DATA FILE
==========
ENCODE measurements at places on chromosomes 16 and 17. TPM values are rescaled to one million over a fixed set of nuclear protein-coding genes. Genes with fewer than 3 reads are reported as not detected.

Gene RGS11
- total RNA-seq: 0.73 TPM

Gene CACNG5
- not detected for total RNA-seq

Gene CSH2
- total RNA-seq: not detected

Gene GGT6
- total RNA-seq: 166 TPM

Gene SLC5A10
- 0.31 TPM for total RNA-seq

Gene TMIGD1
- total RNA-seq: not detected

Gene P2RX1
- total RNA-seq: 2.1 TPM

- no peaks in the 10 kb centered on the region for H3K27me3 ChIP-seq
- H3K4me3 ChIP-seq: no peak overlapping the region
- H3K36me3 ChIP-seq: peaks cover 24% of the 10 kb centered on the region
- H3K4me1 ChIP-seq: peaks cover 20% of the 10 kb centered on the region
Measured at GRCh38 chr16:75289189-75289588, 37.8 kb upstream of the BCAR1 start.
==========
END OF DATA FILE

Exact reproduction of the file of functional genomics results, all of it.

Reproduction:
ENCODE measurements at places on chromosomes 16 and 17. TPM values are rescaled to one million over a fixed set of nuclear protein-coding genes. Genes with fewer than 3 reads are reported as not detected.

Gene RGS11
- total RNA-seq: 0.73 TPM

Gene CACNG5
- not detected for total RNA-seq

Gene CSH2
- total RNA-seq: not detected

Gene GGT6
- total RNA-seq: 166 TPM

Gene SLC5A10
- 0.31 TPM for total RNA-seq

Gene TMIGD1
- total RNA-seq: not detected

Gene P2RX1
- total RNA-seq: 2.1 TPM

- no peaks in the 10 kb centered on the region for H3K27me3 ChIP-seq
- H3K4me3 ChIP-seq: no peak overlapping the region
- H3K36me3 ChIP-seq: peaks cover 24% of the 10 kb centered on the region
- H3K4me1 ChIP-seq: peaks cover 20% of the 10 kb centered on the region
Measured at GRCh38 chr16:75289189-75289588, 37.8 kb upstream of the BCAR1 start.